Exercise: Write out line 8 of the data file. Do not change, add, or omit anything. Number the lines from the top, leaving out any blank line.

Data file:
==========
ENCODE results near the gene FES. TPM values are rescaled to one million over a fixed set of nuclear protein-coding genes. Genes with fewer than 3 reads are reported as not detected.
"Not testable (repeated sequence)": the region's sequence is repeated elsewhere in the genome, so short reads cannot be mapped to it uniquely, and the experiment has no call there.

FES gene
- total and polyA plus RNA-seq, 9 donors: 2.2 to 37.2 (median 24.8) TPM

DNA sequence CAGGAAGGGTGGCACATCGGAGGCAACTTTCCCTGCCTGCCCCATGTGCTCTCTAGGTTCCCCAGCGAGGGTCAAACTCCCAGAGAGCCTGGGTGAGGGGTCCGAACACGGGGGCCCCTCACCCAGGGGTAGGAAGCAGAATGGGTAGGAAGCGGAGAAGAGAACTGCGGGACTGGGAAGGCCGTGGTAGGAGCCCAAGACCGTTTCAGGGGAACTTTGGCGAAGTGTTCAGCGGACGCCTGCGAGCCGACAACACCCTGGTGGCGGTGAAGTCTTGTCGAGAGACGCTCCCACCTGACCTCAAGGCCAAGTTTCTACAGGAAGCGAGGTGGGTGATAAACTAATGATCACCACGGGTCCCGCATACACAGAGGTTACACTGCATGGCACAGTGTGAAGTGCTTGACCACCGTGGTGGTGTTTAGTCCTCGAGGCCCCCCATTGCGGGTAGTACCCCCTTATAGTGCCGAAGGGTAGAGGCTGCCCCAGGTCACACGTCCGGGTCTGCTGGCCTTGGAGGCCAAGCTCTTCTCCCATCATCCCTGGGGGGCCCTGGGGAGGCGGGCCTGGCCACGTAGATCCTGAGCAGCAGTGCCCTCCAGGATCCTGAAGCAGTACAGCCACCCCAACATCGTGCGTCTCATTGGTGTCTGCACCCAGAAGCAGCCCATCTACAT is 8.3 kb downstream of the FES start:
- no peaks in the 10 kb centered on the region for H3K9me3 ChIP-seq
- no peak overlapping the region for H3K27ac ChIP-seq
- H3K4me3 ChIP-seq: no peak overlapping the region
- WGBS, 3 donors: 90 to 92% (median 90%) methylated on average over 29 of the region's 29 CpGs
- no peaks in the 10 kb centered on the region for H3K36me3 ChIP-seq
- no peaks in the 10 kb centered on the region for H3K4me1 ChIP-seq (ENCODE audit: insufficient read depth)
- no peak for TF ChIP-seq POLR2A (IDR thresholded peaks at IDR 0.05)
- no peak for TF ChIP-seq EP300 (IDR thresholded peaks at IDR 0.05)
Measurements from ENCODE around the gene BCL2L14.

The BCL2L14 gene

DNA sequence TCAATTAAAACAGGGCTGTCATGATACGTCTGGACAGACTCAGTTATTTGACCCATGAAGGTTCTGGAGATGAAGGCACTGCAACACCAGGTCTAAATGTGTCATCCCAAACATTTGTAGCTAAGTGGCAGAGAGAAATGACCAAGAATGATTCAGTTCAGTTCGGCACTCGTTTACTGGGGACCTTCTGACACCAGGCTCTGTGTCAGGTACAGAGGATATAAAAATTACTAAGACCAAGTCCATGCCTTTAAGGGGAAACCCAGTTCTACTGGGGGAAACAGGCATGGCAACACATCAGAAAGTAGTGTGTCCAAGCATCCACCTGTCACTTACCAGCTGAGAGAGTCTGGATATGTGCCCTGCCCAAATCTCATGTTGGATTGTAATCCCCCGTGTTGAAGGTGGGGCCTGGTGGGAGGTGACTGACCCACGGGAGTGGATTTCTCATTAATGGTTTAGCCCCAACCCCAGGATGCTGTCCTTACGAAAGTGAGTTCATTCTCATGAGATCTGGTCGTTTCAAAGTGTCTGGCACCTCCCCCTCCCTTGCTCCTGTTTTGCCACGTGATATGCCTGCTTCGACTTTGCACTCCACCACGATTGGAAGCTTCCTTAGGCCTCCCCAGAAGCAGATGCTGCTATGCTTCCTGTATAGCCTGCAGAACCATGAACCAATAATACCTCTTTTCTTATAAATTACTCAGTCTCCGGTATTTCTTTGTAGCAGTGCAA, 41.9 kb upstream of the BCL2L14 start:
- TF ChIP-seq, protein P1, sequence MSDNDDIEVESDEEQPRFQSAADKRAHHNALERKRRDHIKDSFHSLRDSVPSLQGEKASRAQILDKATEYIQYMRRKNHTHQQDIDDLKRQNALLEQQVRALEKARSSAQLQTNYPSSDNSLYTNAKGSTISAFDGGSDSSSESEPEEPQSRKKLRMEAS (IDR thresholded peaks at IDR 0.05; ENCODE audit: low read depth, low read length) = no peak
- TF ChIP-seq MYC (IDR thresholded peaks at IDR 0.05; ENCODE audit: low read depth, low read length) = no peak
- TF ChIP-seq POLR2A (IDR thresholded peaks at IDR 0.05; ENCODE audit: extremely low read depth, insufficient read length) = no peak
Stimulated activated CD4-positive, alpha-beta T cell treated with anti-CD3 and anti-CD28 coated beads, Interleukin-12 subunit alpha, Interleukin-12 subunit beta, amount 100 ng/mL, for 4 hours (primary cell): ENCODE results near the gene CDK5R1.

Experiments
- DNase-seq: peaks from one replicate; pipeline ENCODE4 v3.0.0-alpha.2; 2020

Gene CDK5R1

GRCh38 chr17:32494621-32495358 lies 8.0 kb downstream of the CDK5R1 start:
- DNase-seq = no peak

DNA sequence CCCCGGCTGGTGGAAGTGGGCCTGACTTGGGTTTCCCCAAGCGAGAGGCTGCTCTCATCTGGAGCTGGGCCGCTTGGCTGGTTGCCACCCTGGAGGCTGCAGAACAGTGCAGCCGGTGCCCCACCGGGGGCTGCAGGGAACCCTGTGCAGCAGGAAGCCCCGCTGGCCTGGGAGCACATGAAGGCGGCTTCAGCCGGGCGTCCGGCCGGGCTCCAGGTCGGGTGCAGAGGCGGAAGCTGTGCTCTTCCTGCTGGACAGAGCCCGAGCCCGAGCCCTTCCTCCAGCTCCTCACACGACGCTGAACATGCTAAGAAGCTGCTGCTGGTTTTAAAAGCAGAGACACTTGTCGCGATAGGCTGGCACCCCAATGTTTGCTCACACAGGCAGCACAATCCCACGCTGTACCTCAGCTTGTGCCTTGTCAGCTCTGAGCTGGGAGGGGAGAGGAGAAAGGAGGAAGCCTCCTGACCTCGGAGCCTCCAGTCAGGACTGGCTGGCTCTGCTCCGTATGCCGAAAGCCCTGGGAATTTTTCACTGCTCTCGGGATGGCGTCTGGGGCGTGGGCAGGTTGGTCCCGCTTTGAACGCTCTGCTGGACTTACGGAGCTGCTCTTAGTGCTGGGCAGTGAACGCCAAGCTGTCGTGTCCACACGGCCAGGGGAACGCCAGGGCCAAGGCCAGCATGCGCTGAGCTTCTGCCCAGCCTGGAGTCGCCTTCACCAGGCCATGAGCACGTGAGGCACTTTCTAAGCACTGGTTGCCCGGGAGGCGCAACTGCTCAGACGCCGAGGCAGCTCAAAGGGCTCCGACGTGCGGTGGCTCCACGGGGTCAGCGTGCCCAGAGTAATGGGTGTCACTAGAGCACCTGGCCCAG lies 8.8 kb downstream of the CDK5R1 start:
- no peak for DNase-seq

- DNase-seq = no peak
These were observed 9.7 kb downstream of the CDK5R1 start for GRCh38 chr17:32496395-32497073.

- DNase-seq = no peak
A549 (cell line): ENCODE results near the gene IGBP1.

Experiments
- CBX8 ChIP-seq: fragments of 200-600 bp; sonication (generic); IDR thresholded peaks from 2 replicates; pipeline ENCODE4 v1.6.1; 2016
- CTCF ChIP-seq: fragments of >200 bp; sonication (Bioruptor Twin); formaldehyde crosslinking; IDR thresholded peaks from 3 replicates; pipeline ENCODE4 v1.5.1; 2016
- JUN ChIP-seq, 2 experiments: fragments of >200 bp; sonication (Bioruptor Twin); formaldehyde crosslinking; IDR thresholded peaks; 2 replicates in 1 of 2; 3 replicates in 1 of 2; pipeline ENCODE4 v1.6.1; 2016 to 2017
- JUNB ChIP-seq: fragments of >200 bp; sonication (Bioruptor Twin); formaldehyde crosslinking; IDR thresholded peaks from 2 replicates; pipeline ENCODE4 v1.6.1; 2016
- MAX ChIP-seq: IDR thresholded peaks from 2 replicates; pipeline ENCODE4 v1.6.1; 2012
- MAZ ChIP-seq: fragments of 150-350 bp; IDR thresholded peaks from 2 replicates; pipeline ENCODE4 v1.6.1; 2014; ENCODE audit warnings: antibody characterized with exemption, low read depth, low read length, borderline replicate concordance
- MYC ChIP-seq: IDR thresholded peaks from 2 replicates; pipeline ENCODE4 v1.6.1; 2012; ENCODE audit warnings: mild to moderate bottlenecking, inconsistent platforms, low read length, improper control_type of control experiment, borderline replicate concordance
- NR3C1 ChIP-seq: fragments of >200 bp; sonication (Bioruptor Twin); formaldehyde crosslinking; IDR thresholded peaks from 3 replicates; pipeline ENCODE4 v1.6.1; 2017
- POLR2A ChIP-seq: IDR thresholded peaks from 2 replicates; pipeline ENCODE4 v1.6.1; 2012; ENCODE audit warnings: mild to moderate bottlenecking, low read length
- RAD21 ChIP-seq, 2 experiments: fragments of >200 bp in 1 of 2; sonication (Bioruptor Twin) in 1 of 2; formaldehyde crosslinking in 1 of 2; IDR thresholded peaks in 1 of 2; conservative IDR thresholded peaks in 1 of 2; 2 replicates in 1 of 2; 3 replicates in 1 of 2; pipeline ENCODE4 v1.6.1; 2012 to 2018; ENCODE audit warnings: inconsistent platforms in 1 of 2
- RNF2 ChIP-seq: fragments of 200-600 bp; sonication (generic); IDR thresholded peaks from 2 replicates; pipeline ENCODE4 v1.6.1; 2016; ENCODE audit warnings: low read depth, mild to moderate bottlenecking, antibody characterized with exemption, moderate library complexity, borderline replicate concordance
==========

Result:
- H3K4me3 ChIP-seq: no peak overlapping the region